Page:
Death Penalty as a Deterrence to Crime

The most fundamental objection to capital punishment is that it does not deter murder. Most people who support capital punishment believe that it is a deterrent for murderers. It may have a deterrent effect on potential murderers because they would rather take their chances on avoiding the death penalty by not killing anyone than risk being convicted and executed for taking a life or lives, but there are reasons to doubt its effectiveness as a deterrent. There has been no evidence that the death penalty is a deterrent against murder. The death penalty is effective on the idea that it is moral to punish people for their crimes, but it does not deter criminals from doing the same crime again. Studies show that most criminologists do not believe that the death penalty has any effect on the number of murders committed in the United States. The death penalty is not a deterrent against murder because it is not the ultimate punishment, as many believe. When criminals have no regard for their own lives, they will not have regard for taking others’ lives either.

Experts suggest that criminal behavior and the nation’s murder rate may best be suppressed by addressing the environmental and social factors that contribute to violent crime. For example, new anti-gang legislation may help curb the violence related to gang activity. In Texas, the law is very strict, and a lot of offenders are incarcerated for minor crimes that are not violent or harmful to society. If there is no punishment for such minor crimes in the system, then there will be no deterrent effect from killing. Criminals have never been against punishment, but they do not believe it has any effect on them. Some think that prison rehabilitation programs can help prevent repeat offenders from committing crimes again, but many inmates who are put in prison returned to their old lifestyle after being released – only this time without any form of supervision. As such, most believe they can cheat the system which lessens the deterrent impact of the punishment. Criminal justice systems often cannot accurately predict how a prisoner will act when they are released. It seems to be a matter of what the individual is motivated by in life and how hard they want to work at reintegrating into society while in prison.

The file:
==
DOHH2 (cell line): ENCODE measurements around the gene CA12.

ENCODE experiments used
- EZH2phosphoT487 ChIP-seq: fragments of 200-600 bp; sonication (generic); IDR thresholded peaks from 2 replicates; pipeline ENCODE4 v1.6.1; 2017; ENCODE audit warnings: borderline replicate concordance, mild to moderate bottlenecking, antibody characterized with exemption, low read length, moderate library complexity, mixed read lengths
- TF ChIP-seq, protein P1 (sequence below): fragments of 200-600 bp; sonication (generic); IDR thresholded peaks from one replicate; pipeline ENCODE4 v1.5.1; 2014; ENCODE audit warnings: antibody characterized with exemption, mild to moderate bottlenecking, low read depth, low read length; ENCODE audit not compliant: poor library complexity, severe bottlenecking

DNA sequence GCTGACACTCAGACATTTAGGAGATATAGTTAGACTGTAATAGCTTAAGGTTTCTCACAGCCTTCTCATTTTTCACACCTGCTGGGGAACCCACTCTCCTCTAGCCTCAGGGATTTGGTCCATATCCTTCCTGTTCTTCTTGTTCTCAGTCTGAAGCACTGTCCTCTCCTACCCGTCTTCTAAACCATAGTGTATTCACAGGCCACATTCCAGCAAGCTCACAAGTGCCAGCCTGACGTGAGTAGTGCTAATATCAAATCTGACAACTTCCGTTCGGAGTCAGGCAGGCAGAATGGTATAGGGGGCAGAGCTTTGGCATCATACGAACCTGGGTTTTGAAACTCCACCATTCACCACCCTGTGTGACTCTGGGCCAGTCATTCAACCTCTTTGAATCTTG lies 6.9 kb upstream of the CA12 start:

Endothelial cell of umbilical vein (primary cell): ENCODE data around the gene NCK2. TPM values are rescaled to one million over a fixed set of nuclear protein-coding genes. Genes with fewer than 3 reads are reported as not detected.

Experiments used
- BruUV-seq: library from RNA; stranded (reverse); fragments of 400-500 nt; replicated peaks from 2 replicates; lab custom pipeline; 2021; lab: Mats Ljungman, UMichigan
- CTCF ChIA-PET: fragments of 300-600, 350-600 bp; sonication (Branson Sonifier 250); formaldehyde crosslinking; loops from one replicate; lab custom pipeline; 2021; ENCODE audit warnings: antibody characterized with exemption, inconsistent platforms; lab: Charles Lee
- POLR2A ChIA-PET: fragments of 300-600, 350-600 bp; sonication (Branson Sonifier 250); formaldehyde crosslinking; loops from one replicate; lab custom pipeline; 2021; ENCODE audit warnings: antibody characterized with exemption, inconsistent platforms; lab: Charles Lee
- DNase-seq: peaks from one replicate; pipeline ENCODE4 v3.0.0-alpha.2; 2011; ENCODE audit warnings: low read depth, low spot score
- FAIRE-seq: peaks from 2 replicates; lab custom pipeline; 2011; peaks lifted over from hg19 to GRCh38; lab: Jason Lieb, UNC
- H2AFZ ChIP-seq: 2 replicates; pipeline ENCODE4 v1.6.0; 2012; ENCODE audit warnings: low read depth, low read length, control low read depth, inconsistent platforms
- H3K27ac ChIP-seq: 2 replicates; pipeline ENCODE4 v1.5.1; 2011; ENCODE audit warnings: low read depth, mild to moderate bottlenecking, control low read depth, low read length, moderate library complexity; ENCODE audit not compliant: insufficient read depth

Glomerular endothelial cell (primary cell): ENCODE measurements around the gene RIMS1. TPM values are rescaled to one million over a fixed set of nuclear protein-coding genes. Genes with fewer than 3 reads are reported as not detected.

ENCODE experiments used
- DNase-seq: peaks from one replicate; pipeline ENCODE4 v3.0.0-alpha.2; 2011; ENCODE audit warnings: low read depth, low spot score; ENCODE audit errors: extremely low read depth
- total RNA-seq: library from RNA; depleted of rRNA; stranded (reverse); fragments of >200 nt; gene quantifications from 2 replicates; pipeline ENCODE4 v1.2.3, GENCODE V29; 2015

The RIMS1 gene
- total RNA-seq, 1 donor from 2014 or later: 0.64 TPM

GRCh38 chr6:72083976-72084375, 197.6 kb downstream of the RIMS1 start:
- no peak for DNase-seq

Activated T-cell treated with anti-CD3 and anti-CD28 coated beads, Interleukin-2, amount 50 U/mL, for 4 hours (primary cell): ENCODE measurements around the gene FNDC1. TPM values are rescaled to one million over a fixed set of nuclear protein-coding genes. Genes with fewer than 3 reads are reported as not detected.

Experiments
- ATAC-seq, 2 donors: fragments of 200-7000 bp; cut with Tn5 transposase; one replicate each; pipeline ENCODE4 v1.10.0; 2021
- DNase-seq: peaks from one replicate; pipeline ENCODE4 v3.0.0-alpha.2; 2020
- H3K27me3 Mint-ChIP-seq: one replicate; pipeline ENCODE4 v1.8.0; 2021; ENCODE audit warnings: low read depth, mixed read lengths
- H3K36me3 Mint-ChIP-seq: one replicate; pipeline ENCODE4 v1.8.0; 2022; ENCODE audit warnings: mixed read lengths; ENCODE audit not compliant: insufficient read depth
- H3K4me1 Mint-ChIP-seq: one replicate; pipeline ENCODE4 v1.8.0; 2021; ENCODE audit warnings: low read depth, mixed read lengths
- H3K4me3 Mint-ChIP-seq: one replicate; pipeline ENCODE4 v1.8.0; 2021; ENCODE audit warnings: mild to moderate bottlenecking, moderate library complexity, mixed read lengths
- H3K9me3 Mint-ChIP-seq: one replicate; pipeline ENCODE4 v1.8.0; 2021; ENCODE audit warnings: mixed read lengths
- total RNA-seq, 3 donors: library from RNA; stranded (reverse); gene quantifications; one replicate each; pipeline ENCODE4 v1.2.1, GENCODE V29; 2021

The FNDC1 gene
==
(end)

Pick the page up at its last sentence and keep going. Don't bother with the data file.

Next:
Looking at Texas, it appears that the death penalty does not deter murders. The statistics related to this show that it is difficult to determine whether or not the death penalty is a deterrent for murder. There have been very few executions in Dallas County for capital crimes, and most of those executions have been for murder or capital murder. If most executions do not deter homicides, then there will be no deterrence effect from killing at all. The main reason why the death penalty does not deter crime is that individuals who are sentenced to be executed would rather die than live in fear of being executed for committing another murder; they would rather take their chances that they will not be executed if they killed another person rather than risk going through what they will go through if convicted and being put to death. It seems many criminals would rather die than live with the guilt of harming or taking another’s life.

Execution of Innocent People.